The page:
Chapter 1

The History of ARM

WHAT’S IN THIS CHAPTER?

  • The beginnings of Acorn
  • How Acorn became ARM
  • ARM naming conventions
  • ARM processor architecture

In the late 1970s, the computer industry was going through a period of huge change and substantial growth. Up until that time, computers were the size of a room and took dozens of people to operate. The ENIAC weighed 30 tons, took up a surface of 1,800 square feet (167 square meters), and required 150 kilowatts of energy. Huge technological advances were being made, and people started talking about the possibility of creating a computer that didn’t weigh more than 2 tons. Then, the transistor revolution happened. Suddenly, all the power held in a room full of electronics (some would say electrics) could be put into a single microchip, just a few centimeters squared. Businesses could afford to have multiple systems; schools bought computers for research and education; and even families could finally enjoy personal computing. The 1970s saw the birth of some of the major players in computers: Apple Computer, Atari, Commodore, and Acorn, to name but a few. It would take only a few years to see some of the mythical names in personal computing: The Amiga, the Atari ST, and the Commodore 64, for example — gift-giving hasn’t been the same since.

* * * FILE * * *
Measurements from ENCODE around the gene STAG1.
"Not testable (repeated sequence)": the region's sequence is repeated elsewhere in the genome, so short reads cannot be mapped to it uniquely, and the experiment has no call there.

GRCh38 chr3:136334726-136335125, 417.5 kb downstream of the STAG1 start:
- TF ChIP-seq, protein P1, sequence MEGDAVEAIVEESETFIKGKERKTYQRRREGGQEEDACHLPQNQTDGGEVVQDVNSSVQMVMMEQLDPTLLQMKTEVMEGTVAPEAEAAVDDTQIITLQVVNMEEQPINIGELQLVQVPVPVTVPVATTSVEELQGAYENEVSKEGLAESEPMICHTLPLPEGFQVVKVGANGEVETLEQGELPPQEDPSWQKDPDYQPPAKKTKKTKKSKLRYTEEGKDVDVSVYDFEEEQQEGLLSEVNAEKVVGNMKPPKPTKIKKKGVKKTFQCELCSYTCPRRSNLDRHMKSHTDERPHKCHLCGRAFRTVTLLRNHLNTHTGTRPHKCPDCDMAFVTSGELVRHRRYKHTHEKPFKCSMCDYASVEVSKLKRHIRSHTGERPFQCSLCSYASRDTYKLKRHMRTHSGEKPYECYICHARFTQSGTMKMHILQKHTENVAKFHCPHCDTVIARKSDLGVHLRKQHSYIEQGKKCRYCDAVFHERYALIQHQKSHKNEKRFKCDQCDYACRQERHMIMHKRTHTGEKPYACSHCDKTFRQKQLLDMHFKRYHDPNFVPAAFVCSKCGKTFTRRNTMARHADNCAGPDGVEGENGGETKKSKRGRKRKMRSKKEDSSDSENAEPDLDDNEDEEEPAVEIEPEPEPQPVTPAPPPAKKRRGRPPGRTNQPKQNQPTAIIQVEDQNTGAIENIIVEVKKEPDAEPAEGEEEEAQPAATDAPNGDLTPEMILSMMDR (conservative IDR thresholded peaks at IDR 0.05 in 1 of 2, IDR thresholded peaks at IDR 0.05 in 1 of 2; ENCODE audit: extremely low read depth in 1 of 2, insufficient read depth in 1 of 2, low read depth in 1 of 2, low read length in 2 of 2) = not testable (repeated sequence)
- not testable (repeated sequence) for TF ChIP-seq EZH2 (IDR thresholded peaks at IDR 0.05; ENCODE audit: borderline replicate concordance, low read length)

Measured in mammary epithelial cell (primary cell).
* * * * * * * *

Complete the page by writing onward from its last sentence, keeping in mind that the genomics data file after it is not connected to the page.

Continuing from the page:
THE ORIGIN OF ARM

In late 1978, Hermann Hauser and Chris Curry founded Acorn Computers, Ltd. in Cambridge, UK. Initially working as a consultancy group, Hauser and Curry obtained a contract from Ace ...

Get Professional Embedded ARM Development now with the O’Reilly learning platform.

O’Reilly members experience live online training, plus books, videos, and digital content from nearly 200 publishers.